Introducing: Surfer Survival Kits.
I have a very limited number of Surfer Survival Kits available in my Etsy Shop. I'm so excited to finally launch them. Each one is a labour of love with a hand-painted fin key and a hand-painted AND stitched pouch, complete with a little beaded zipper.
I went all out and had bamboo wax combs made with the Mermaid's Coin logo on them. I also throw in a block of organic surfboard wax and a legrope tie. Because I KNOW what it's like to break a leggie at the beginning of a session. Never be caught out again.
The Surf TripI went on a surf to the Maldives earlier this year. It's always hard to know what to take and what you might need. We were on a boat for a week so needed to make sure I was prepared.
PackingPacking your boards is always a challenge. This year I wanted to take both my longboard and my 5’6 mini Simmons. But two boards meant excess baggage, unless I could get them in the same bag. It’s important to check size/length limitations with your airline too. Some have ridiculous limits like 6 foot. I was almost able to get them both in my longboard bag but it was really tight, which could result in damage. I'd never seen a 9’ coffin bag, so ended up settling on a SUP bag after my travel agent mentioned that other surfers were able to take a SUP on Singapore airplanes. As a bonus, both boards fit in with my smaller one in its own bag. longboard coffin bags are available and totally worth the investment. Get one with wheels. Remove your fins! Fixed fins are more of a challenge. Cut slits in a chunk of styrofoam and masking tape it in place to support and protect them. Everyone has a different system for cushioning their babies, I mean boards. At the very least, bubble wrap your rails. You can put extra things, like towels, in your board bag but I’ve been told you don’t want to make it too heavy. The harder it is to lift, the less gently it will be treated by baggage handlers. Be prepared for a few new pressure dings – and if that’s all – then you’ve been lucky. I guess we get attached to our boards, but at the end of the day, they’re equipment that eventually suffers wear and tear.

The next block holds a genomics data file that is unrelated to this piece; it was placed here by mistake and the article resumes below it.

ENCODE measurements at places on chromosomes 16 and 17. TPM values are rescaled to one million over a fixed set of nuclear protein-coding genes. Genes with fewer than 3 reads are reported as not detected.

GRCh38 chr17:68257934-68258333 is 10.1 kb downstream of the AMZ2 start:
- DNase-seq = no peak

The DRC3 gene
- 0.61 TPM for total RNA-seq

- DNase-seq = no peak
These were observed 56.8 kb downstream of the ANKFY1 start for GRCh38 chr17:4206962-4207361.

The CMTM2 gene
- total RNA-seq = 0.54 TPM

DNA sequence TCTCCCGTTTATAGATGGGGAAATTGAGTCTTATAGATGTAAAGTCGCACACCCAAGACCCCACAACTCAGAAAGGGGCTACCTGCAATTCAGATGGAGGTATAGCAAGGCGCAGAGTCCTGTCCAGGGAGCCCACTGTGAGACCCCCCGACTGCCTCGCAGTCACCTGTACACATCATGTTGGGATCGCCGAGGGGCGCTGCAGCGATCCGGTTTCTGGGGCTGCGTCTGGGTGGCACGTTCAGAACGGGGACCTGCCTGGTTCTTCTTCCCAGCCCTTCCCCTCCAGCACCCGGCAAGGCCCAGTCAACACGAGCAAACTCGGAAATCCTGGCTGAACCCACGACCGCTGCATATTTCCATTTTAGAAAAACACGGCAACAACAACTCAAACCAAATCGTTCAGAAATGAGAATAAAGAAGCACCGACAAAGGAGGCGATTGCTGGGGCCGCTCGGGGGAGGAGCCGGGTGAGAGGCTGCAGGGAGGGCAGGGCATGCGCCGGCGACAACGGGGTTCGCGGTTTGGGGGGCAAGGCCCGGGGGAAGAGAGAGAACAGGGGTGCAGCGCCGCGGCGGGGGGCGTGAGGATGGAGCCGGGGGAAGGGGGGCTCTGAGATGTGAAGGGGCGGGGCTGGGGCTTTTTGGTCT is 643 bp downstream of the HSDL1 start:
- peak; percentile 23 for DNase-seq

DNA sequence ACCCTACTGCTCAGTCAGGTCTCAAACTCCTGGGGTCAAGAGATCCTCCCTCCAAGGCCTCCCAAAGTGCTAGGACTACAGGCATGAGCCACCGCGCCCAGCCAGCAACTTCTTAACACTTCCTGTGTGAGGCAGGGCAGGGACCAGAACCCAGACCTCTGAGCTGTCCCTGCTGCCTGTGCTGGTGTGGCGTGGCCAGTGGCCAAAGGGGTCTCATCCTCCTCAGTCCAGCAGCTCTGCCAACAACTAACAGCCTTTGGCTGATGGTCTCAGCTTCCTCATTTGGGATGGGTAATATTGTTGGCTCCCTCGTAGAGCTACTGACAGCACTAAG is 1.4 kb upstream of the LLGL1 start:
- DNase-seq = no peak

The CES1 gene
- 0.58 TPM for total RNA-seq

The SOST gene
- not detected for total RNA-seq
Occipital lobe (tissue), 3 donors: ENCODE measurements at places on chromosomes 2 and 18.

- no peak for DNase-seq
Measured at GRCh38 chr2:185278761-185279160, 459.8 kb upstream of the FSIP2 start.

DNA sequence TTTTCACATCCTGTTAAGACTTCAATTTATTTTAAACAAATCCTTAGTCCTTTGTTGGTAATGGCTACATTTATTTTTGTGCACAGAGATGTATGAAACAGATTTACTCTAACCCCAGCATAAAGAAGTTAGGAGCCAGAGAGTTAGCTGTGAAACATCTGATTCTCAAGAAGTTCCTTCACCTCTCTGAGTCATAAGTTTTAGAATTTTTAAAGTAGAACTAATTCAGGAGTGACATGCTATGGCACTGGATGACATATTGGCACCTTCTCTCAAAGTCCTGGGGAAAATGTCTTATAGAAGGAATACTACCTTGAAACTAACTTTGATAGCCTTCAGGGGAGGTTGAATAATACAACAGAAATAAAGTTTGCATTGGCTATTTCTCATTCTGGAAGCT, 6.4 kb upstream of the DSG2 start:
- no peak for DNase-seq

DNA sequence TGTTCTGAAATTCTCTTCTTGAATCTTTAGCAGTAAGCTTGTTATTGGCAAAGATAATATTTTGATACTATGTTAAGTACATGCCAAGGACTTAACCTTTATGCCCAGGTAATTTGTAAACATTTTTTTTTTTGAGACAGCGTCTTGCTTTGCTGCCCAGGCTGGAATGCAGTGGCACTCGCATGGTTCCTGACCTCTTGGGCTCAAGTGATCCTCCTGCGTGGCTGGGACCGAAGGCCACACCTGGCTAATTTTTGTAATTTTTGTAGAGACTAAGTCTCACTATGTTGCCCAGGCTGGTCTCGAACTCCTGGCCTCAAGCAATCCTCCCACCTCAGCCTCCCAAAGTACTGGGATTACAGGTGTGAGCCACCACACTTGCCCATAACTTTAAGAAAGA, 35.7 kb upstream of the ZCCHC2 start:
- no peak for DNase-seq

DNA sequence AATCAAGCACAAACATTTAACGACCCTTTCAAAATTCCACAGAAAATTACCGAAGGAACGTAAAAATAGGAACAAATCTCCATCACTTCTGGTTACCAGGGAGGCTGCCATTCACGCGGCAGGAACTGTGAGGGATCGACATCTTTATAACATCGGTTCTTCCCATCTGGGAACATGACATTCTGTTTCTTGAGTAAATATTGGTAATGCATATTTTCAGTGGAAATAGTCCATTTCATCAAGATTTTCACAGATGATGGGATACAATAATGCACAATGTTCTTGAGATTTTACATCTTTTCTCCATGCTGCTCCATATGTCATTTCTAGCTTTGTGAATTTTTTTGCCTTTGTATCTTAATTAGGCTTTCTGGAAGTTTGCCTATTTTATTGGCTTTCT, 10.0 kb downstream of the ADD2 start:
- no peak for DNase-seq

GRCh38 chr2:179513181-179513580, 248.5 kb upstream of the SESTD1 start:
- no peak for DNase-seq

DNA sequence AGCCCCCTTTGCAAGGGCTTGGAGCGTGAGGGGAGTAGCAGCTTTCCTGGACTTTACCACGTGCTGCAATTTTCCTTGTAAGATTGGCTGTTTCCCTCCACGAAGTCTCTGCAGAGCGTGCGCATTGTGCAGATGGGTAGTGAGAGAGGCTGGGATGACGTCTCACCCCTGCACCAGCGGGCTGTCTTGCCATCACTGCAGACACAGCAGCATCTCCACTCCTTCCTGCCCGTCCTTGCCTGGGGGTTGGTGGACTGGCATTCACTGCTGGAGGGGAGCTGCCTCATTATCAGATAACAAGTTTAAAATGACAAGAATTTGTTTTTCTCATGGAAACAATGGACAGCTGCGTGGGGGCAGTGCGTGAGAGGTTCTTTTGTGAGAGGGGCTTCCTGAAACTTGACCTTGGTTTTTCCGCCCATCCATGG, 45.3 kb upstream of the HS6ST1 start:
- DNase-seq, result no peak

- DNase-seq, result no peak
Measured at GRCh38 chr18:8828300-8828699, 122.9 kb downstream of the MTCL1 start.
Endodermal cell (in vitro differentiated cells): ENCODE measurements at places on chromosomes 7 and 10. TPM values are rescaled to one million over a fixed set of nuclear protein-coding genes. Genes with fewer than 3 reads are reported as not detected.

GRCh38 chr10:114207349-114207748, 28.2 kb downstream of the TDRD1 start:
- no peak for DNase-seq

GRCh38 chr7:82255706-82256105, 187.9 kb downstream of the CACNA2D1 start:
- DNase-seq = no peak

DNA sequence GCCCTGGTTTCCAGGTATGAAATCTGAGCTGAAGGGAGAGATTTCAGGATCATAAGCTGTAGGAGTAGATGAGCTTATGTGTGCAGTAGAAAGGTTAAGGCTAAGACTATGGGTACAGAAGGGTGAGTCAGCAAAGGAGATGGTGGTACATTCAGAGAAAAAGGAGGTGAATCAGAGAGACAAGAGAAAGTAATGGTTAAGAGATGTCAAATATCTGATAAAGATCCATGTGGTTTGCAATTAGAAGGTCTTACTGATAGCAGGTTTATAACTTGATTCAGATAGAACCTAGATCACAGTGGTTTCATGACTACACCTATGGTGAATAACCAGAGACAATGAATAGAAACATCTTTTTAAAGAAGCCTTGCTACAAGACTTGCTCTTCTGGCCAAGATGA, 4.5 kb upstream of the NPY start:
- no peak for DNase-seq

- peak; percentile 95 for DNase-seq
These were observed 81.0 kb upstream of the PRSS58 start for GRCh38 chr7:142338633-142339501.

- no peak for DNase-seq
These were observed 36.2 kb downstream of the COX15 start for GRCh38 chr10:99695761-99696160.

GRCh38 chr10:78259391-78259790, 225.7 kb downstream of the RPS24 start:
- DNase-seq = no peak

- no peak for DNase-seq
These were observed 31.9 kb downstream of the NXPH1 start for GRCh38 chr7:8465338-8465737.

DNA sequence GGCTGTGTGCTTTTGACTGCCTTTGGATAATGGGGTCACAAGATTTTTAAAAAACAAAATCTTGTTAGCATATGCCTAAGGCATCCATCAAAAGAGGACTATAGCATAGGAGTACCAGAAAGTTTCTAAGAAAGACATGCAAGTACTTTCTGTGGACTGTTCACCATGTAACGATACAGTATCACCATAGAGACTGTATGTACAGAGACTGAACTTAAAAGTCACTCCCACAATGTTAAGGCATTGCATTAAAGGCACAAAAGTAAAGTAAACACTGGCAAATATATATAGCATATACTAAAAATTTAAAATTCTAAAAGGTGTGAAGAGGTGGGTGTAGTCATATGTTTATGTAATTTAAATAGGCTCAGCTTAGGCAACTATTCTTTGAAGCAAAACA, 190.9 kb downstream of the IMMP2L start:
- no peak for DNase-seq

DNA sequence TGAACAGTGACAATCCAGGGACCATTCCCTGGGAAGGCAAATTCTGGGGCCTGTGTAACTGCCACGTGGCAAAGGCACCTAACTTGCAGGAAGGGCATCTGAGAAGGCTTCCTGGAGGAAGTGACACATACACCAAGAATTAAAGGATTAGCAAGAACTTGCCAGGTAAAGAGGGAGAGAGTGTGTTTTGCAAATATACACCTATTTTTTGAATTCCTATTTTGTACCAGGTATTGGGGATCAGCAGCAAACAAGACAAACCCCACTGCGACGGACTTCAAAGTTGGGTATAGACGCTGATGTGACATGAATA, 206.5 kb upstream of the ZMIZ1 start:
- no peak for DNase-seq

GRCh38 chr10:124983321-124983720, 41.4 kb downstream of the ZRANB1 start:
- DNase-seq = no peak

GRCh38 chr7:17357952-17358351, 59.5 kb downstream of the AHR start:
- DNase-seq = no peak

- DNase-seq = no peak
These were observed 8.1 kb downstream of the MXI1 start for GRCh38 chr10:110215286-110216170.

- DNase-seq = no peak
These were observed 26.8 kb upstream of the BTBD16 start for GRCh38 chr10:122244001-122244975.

Other stuffBe a responsible traveller. There are a lot of small risks we accept when travelling, and how you manage them can affect your holiday. Take responsibility for your own safety. Just because you’re overseas, doesn’t mean accidents don’t happen. An international driver’s license is a must if you plan to hire a car or motorcycle. (And get the insurance!) You should have a first aid kit for your group. The travel doctor can provide you with broad spectrum antibiotics, malaria tablets or anything else you may need for the region you’re heading to. If you’re staying at a retreat/resort/boat, confirm what kind of supplies they have so you know you are covered. Booties. They look kooky, but I know I’d rather have a full week of surf than be nursing reef cuts. In the tropics things just get infected. So treat any cuts and scratches you get. There’s a useful article here: http://www.surfline.com/surf-news/surfaids-dr-dave-jenkins-explains-how-to-treat-a-reef-cut-1_57054/ Better to take them and not need them, than leave them behind and wish you had them.
Things that were handyCraploads of sunscreen (it's really expensive in some countries) Extra blocks of wax Spare legrope Spare fins Aloe/After sun gel Something for bites and stings
TechI’m big into photography, so I took my SLR along with a waterproof housing, a waterproof point-and-shoot, my board-mountable GoPro, and a few plastic film cameras. Getting on the plane with all the correct chargers and dongles is minor miracle. CF cards, SD cards, USB cables, apple cables, camera chargers. I took loads of photos with my SLR and used the GoPro a heap, but didn't end up getting in the water with the housing. In the end I just ran out of time. We also had a surf photographer with us, meaning we had lots of top shots, plus where we anchored tended to be quite rippy, so we didn't do a lot of extra swimming or diving. I didn't take a loptop, but I wanted to be able to back up my photos onto my ipad while away. Especially as I was using cameras in the ocean. I have a set of adapters that allow you to connect to a SD card or your USB cable straight into your ipad.
Fitnessyou want to be in tiptop shape to make the most of your trip, especially if you're likely to be in bigger surf than you're used to. Set yourself a fitness routine a couple of months out, so that you feel confident and fit in the water. Check out Shesurfs' surf workout circuit for some ideas: Shesurfs stories
FunsiesAs if all the surfing, eating and photo-snapping isn’t enough, I took a few things for the down time. ibooks on my ipad. Plus a little travel diary I’ve made for what we see, do and eat, sketches, notes on spots we surf, and spots for photos after the trip. Everything can blur and I like to be able to look back and remember the details. It all depends on how much surfing you plan to do. We surfed a lot. Sometimes three times a day, usually two. In end, everyone found they barely opened their novels, I didn't even think about sketching anything. We were either surfing, taking photos, eating or sleeping. :)
WELCOME TO MERMAiD'S COiN
Surf Artist, Hannah Katarski is based in Fremantle, Western Australia. She creates ocean-inspired art that is bohemian, retro and fun.